I Botched My Email Newsletter

Subscribe to Insights

So that you don’t have to…

There’s a hundred excuses I could make but the only truth that matters is that my lack of attention to my RSS driven email newsletter has resulted in the last few emails not being delivered – Oh the perils of automation!

Somewhere along the line some dodgy characters got introduced into a post (all hail copy & paste quoting) which failed to validate, so MailChimp failed to send and pretty much every RSS reader failed to pull my posts. Needless to say emails didn’t go out, I now feel like an ass, but at least I’ve learned a valuable lesson about trusting too much in automation – or at least about the merits of checking on said automation periodically to ensure that it’s working.

Every cock-up is an opportunity and this one is no different. Instead of sending you guys new posts every time they are published (although you can still get them that way if you want) I’m switching to a weekly format where I’ll not only send you links to what I’ve written in the past week but add some commentary about and highlight other cool marketing / podcasting / consulting / valuable content, tools and stuff from around the web. The point being to give as much value to my beloved newsletter subscribers (that would be you) as possible.

I want this newsletter to be a dialogue and not a megaphone, so feel free to hit the reply button  and tell me where you agree, disagree and just how awesome it all is…

Before I round out this post by asking you to subscribe to, let me just say a great big “Thank you” to everyone who is currently subscribing to the newsletter. I’m touched that you take a bit of time out of your week to read my stuff and I hope I continue to make it valuable and entertaining for you.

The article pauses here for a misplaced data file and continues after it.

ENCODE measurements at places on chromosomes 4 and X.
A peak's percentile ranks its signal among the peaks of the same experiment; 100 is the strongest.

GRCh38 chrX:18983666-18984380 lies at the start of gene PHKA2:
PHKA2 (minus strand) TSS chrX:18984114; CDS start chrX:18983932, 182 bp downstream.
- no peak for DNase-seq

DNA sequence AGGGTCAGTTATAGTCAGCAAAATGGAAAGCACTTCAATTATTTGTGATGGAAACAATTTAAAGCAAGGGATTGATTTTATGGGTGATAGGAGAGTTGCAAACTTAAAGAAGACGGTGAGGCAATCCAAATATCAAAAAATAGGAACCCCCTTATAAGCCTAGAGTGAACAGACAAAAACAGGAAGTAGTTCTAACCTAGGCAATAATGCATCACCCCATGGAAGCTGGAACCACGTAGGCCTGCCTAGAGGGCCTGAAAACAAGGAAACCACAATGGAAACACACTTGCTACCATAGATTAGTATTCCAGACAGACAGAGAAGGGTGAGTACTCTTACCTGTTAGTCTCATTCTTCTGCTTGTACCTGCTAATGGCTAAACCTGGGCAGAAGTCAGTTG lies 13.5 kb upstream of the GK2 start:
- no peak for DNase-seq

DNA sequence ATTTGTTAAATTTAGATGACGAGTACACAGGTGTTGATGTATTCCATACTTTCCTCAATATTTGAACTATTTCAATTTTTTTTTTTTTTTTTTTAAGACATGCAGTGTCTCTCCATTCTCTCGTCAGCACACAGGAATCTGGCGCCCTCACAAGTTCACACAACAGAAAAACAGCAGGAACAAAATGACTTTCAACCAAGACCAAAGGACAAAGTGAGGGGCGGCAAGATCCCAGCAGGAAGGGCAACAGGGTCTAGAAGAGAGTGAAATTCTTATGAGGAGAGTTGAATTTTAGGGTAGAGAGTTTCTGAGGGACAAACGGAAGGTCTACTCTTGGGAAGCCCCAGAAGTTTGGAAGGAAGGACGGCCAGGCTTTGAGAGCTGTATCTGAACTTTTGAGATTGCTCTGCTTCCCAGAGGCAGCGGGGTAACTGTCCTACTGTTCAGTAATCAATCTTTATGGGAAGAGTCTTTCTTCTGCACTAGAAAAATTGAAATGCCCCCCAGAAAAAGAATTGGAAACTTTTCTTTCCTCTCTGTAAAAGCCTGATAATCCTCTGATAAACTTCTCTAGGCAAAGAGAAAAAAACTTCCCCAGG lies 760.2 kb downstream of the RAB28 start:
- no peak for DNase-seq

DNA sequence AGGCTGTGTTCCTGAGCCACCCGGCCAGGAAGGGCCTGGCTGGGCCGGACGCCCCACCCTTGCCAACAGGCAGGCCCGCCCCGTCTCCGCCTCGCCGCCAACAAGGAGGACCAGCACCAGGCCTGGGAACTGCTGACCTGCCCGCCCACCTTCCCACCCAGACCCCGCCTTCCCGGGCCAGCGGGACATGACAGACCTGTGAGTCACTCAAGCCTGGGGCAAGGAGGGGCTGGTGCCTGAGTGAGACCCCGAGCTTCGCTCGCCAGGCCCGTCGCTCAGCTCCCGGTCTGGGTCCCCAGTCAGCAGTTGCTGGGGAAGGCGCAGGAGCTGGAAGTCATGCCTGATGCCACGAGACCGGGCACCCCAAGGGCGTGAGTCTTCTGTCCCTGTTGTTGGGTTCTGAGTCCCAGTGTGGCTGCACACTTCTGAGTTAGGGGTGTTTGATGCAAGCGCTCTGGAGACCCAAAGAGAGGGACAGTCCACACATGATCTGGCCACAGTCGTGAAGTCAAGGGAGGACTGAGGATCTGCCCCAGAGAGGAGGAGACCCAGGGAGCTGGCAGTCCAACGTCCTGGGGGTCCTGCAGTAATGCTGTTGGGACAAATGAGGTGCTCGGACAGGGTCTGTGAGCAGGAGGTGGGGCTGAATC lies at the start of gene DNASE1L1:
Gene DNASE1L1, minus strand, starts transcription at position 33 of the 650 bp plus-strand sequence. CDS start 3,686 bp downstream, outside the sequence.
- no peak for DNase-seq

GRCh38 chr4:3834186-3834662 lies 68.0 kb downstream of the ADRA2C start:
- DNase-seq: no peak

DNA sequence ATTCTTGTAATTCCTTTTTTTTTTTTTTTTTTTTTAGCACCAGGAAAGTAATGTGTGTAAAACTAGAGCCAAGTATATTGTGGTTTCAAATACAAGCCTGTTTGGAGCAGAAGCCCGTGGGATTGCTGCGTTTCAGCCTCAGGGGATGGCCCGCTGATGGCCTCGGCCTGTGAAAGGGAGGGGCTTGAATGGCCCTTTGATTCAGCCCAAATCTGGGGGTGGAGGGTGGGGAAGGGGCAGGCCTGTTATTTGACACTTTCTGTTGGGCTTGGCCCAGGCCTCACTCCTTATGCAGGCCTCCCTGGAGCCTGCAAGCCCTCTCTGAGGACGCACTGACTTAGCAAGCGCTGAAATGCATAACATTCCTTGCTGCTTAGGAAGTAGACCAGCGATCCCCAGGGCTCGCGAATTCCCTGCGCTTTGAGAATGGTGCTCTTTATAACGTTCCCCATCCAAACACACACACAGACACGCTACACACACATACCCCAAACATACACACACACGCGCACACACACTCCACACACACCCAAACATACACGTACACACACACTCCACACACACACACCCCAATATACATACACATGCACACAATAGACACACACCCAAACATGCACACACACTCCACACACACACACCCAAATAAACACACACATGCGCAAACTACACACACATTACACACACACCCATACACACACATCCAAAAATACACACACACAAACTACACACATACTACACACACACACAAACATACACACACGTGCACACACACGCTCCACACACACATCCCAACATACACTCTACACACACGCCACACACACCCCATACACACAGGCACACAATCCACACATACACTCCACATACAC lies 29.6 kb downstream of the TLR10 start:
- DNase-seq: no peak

You guys are the best…

Subscribe to “Insights” to get more technology and marketing insights delivered to your inbox!

To Unsubscribe Or To Unsubscribe?

Electronic Email Spam I received an email yesterday asking to be unsubscribed from the double opt-in daily newsletter which goes out from this site.

Now, despite the, as stated, double opt-in nature of signing up for a newsletter with Feedburner, what confused me about this email was that the sender was afraid of using the “Unsubscribe now” link at the bottom of the email for fear it would verify existence of their email to a spammer.

I don't believe I ever subscribed to this newsletter.  Someone at your end must have decided to include me in your mailing list, without reference to me.  Usually it is not a good idea to click the "unsubscribe" link on this sort of spam -- it simply confirms one's existence to the spammers

Yet, they were completely content to hit the reply button and send an email asking to be unsubscribed directly to the email address which the newsletter originated from.

I for one am not afraid to use “Unsubscribe” links on email newsletters as I keep track of the newsletters and sites to which I subscribe and am sure that what I am clicking on is legit. Well, legitimate enough for me to have signed up in the first place.

If I receive a newsletter from a source I did not signup for, I simply sentence it to live forever in my spam folder and ignore it.

Experience shows that most people don’t keep track of what they’ve subscribed to and if they don’t remembered signing up for a legitimate newsletter ,or simply don’t want to receive it any more, they don’t bother emailing to be unsubscribed or clicking the unsubscribe link. They simply hit the “mark as spam” button and forget about it.

This behavior makes me wonder 3 things:

  1. What percentage of spam is actually legitimate email that people have forgotten they’ve subscribed to?
  2. How badly this “false positive” spam pollutes the spam filters used by ISP’s and email providers?
  3. Whether there is another way to handle to issue of ensuring that real email and newsletters are not marked as spam?

Finally I wondering what you do when you no longer wish to receive a newsletter you’ve subscribed to?  I’ve added a poll to the comments section so that you can have your say.

Those of you reading this in an aggregator or in the newsletter, will have to click through to have your say.